Don Broco’s ‘Technology’ is unpredictable, unapologetic and an absolute blast

Technology is a child running a marathon. It sprints when its told to keep a steady pace. It zigs and zags for the thrill of it. It gets distracted by a squirrel. It trips and tumbles once or twice. It slows, but it never stops moving.

I started rewatching Season 1 of HBO’s Westworld last week. Given the 17-month gap between seasons, coupled with the cerebral diligence the show asks of its viewers, I wanted a refresher before Season 2 drops in April.

I won’t spoil the show, but in short, it explores a Western-themed amusement park catered to rich vacationers and populated by robots (called hosts on Westworld).

In episode 2, a Westworld programmer examines the psychological makeup of Maeve, one of the park’s hosts. Using a tablet-like device, the programmer scans through Maeve’s various attributes — aggression, intuition, etc. — before bumping up her “bulk apperception” with one swipe of the finger.

This is exactly how I imagined Don Broco creating Technology, the Bedford rockers’ third proper full-length, which dropped Feb. 2.

I pictured the lads, iPads in hand, staring down the elements of their sonic identity, the components that made 2015’s Automatic such a smash — pop sensibility, heavy breakdowns, killer grooves, subtle electronics, irresistibly catchy melodies and singalong choruses.

Then, I imagine them amplifying the shit out of each one.

And so, we have Technology, a 59-minute melting pot of sounds and styles that makes little sense on paper (or on a tablet screen, for that matter) but somehow coalesces into a brilliant corker of a record. It’s catchy. It’s heavy (boy, is it heavy). It’s unpredictable, it’s unapologetic, and it’s an absolute blast.

Technology is a child running a marathon. It sprints when its told to keep a steady pace. It zigs and zags for the thrill of it. It gets distracted by a squirrel. It trips and tumbles once or twice. It slows, but it never stops moving.

Rob Damiani is a powerhouse frontman, leaning on his falsetto often — maybe a bit too often — but balancing it out with aggression I’ve only heard from him in live performances. Guitarist Simon Delaney shines, with more space to riff around on this record’s heavier sonic palette. Drummer Matt Donnelly assumes more of an ancillary vocal role this time around, having spent most of Automatic sharing hooks with Damiani. Still, he gets a few sections of his own, usurping Damani on the über-2018 pop hit “Come Out to LA,” which the band hilariously plays up in that single’s music video. Bassist Tom Doyle, arguably the MVP of Automatic, also takes more of a back seat on TechnologyFor all the elements Don Broco amplified, it dials down the funk influence that made Automatic so groovy. They traded head-bobbers for head-bangers, and — as a result — Doyle feels regrettably underutilized this time around.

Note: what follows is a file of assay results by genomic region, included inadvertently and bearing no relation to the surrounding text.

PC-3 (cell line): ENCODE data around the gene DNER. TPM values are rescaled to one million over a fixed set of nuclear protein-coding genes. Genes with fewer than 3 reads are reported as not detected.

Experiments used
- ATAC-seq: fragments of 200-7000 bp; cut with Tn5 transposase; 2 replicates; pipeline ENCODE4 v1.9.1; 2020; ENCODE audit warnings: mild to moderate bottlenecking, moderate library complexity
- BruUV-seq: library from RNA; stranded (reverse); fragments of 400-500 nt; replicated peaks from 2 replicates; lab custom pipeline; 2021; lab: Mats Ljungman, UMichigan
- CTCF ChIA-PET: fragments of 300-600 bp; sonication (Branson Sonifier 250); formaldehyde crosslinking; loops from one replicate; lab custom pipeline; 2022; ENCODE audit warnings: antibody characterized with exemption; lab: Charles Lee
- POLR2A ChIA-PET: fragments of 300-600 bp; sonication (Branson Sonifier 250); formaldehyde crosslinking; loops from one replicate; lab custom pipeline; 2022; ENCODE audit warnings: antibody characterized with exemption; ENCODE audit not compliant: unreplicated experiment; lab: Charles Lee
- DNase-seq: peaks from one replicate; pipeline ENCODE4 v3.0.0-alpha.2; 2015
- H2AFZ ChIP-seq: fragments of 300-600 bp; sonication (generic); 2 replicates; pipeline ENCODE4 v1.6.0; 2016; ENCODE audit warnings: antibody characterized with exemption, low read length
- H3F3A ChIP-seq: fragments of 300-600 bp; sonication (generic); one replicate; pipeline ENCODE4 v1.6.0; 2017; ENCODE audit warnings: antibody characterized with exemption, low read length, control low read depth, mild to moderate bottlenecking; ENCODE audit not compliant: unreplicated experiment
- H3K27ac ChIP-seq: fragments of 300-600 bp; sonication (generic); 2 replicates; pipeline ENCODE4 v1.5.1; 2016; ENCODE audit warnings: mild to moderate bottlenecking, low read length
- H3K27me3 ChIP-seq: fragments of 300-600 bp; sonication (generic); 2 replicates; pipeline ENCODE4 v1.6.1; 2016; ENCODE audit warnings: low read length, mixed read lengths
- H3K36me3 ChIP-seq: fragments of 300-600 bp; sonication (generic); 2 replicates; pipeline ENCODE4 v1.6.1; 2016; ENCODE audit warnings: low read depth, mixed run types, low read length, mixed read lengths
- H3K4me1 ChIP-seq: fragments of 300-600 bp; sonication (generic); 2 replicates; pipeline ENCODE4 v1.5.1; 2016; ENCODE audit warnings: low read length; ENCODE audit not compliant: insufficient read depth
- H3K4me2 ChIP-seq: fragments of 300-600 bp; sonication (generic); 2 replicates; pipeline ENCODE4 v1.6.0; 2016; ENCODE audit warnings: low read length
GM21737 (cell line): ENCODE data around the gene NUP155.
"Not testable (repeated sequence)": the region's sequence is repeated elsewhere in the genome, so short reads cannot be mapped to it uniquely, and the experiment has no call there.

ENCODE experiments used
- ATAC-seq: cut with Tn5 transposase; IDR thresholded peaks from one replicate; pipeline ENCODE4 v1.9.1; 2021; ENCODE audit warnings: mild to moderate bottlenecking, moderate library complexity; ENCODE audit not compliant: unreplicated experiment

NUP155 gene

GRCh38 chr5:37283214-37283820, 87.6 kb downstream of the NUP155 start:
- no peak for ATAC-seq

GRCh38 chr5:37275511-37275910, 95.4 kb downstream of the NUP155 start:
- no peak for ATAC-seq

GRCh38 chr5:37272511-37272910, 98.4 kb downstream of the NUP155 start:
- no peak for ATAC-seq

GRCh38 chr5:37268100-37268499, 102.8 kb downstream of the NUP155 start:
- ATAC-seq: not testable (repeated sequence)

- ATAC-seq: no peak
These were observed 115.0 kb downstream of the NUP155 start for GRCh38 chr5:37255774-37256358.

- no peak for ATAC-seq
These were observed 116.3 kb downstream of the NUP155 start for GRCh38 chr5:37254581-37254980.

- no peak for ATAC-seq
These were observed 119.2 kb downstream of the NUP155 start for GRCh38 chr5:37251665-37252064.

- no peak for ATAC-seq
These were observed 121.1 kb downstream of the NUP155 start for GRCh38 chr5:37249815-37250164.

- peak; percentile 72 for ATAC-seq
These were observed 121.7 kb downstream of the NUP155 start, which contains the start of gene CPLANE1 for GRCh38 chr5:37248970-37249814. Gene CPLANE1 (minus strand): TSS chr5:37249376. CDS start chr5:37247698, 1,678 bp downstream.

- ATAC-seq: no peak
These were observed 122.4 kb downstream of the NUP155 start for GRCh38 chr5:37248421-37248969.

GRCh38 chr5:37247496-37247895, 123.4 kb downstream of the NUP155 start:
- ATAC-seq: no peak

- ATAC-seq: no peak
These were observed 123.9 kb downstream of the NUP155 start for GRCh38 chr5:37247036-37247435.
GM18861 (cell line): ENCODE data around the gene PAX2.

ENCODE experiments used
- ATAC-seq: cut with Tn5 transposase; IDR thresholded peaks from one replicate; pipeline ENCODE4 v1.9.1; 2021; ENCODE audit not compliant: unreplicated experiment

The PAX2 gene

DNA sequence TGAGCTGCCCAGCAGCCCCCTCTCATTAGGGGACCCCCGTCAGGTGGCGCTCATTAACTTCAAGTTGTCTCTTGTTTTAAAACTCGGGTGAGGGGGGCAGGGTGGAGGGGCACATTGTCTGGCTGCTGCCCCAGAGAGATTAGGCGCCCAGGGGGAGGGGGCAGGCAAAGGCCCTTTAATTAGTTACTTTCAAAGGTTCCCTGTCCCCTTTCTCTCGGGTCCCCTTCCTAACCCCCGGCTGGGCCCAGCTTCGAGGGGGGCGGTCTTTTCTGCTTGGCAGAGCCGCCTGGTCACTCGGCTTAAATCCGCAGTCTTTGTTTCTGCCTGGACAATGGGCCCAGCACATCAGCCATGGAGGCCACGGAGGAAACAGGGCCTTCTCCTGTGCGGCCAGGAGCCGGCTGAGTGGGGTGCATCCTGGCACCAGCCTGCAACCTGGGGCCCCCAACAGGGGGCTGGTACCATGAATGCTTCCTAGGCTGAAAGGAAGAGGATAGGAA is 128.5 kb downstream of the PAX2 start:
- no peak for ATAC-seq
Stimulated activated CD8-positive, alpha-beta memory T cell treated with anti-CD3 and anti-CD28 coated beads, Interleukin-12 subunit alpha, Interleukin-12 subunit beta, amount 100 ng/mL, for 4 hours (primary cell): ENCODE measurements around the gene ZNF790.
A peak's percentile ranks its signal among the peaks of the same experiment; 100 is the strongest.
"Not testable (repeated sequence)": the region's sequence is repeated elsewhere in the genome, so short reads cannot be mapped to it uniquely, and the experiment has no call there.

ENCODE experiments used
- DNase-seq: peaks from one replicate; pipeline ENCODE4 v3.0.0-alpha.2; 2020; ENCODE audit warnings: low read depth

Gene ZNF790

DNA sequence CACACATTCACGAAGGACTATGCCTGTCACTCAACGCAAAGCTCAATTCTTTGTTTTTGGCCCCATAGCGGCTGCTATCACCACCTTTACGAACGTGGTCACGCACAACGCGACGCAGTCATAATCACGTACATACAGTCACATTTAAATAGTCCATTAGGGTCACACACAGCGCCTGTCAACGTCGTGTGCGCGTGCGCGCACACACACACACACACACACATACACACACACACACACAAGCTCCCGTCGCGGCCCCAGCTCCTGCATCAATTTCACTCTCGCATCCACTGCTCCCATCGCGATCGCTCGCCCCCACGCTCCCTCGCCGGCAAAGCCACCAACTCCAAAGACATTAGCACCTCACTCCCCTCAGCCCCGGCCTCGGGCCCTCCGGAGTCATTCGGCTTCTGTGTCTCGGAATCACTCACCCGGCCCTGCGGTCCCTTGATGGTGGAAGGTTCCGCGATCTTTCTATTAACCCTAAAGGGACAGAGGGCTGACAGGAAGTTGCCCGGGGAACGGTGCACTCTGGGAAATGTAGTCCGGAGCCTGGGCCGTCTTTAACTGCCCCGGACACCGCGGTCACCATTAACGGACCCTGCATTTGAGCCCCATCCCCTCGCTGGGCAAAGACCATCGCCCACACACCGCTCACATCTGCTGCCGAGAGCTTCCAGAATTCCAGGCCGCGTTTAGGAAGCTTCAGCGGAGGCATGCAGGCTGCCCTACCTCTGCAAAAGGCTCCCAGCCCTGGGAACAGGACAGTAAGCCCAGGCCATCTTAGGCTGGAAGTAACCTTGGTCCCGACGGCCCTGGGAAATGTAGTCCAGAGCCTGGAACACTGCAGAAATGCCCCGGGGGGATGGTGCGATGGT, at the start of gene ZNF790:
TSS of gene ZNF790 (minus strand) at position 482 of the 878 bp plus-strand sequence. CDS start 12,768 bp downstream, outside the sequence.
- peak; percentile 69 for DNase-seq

Technology also sees Don Broco enlisting a more experimental approach in both composition and studio flair.

Song structures never quite settle in by conventional standards; breakdowns burst in unannounced like the Kool-Aid Man. Producer Dan Lancaster’s stellar work behind the mixing board leaves a steady diet of synth and vocal samples throughout. Technology is full of sounds you’ve never heard before.

Sonic cohesion feels irrelevant at times, but I think that’s the point. Technology sounds like a band evolving, or at least a band trying to. And taking a more experimental approach must have been liberating — you can tell these guys had a riot creating Technology.

In that regard, Don Broco has succeeded, but moments of ingenuity are accompanied by moments that don’t land quite as firmly. Songs like “Greatness,” “Good Listener” and “Something to Drink” would have been serviceable B-sides or deluxe edition bonus tracks. I enjoy them, but I think Don Broco could have been more economical, particularly on a 16-song record.

That being said, my major gripe with this record is the singles — all six (!) of them, to be exact. By October, the band had dropped practically the entire front third of the record. Hell, they released “Everybody” in 2016.

For reference, here’s the track listing (singles marked with release dates):

  1. Technology (July 17, 2017)
  2. Stay Ignorant (October 6, 2017)
  3. T-Shirt Song (October 31, 2017)
  4. Come Out to LA (January 5, 2018)
  5. Pretty (May 5, 2017)
  6. The Blues
  7. Tightrope
  8. Everybody (July 29, 2016)
  9. Greatness
  10. Porkies
  11. Got to Be You
  12. Good Listener
  13. ¥
  14. Something to Drink
  15. Blood in the Water
  16. Potty Mouth

The singles, undoubtedly, are bangers — “T-Shirt Song” and “Technology” feel like the heartbeat of this record. But with so many tracks released so early, it’s hard to judge the album as a whole, particularly when you don’t hear a fresh track until around the 20-minute mark. That perception could change in time, but for now I’m left listening to Technology in two parts: “the singles” and “the second half.”

All in all, Technology sounds like a band’s conscious decision to not make the same album twice. I support that whole-heartedly, and am willing to forgive a few skippable songs and a handful of WTF-is-going-on moments in the process.

If that’s the price of evolution, I’ll pay it every time.

Quick hits:

The epitome of Technology: “T-Shirt Song”

Favorite song: Of the non-singles, it’s a toss-up between “The Blues” and “Tightrope.” Overall, I’d pick “The Blues,” but “Tightrope” ventures into some dark, emotive territory that I’ve never heard from Don Broco.

Should’ve been a B-side: “Greatness”

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